It is important to make yourself familiar with the controlled group before you open 401k. The IRS treats controlled groups as one employer when businesses are just like members of controlled groups. Let’s take a closer look at the cash balance plan controlled group rules.
If two or more than two businesses or trades are running common ownership interests, these businesses or trades are controlled groups. Employers of a controlled group are free to take up any form like C corporations, S corporations, partnerships, and tax-exempt organizations, LLC, or sole proprietorship. These can also be a combination of any of these things.
Cash Balance Plan Controlled Group Rules: Group Types
Multiple business owners who are looking to open 401 k should always get hold of their tax advisors immediately. It would be advisable to ask the tax advisor if the numerous businesses you own can constitute a controlled group.
There are three types of controlled books. Let us discuss about them down below.
1. Parent Subsidiary Controlled Group
A parent organization or more than one subsidiaries of that organization make up a controlled group. The parent subsidiary group should own at least 80 percent of the subsidiary organization to form a parent subsidiary group. This is also called controlled interest. Additionally, members should own a minimum of every subsidiary organization of the controlled group (parent subsidiary).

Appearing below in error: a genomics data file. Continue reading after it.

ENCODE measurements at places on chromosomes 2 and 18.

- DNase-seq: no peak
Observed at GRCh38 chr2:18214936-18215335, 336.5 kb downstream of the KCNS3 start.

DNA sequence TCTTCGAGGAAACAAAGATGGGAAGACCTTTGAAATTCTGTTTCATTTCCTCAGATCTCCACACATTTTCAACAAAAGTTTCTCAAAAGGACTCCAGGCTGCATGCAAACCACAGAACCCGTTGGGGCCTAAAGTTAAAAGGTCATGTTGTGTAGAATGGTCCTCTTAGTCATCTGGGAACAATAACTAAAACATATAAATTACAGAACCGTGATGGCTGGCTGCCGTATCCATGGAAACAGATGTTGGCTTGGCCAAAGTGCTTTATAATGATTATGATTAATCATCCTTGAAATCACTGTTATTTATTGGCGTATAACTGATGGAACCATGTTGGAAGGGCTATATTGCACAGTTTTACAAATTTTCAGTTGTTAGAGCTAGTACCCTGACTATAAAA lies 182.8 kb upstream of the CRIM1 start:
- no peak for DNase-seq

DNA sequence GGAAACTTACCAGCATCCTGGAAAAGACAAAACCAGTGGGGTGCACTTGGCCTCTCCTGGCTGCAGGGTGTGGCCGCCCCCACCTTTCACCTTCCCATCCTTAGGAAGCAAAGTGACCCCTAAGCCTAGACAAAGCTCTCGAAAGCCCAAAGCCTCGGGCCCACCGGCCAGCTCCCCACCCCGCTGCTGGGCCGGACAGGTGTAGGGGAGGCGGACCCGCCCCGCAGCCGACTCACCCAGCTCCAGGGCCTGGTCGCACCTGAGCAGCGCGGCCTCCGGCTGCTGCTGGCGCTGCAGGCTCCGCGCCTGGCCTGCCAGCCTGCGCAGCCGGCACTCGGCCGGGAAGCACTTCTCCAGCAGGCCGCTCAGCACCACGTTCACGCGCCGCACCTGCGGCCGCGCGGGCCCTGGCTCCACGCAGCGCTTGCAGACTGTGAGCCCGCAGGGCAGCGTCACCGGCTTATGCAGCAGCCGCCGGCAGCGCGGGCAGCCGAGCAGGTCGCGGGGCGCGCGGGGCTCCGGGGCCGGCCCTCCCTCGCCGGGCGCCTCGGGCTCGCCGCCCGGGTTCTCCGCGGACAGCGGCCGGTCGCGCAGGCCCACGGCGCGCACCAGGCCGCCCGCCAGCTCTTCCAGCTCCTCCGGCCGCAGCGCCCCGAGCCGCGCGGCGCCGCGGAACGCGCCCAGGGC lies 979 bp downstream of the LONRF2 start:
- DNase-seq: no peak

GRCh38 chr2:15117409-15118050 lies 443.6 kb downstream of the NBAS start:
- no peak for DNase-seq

2. Brother Sister Controlled Group
In case you want to be considered a brother-sister controlled group, you need to own an aggregate of 5 to 7 positions. The same five people or higher should meet the criteria of the requirement of controlling interest should have clear control of every organization.
3. Combined Control Group
Brother and sister controlled groups and parent subsidiary both make up combined control group. Both of the above-mentioned groups must have a common parent organization.
Cash Balance Plan Controlled Group Rules: Ownership
You might have noticed that all of the three controlled groups have one thing in common, and that is ownership. Ownership for every control group largely varies according to the entities that are in play. Estates, trusts, sole proprietorships, partnerships, and corporations are a few examples of some of the entities. If you want to find out if your business is a member of a controlled group, the employer must ask two simple questions from their cash balance plan TPA.
Following are the two questions that employers should ask:
- What kind of interest in ownership does the business have with other companies?
- Which entities and individuals have interest on ownership in this business?
Every employee, including the owner, that is eligible for participation should receive contributions for the plan. So considering the cash balance plan cost, make sure that you understand the rules before you set one up.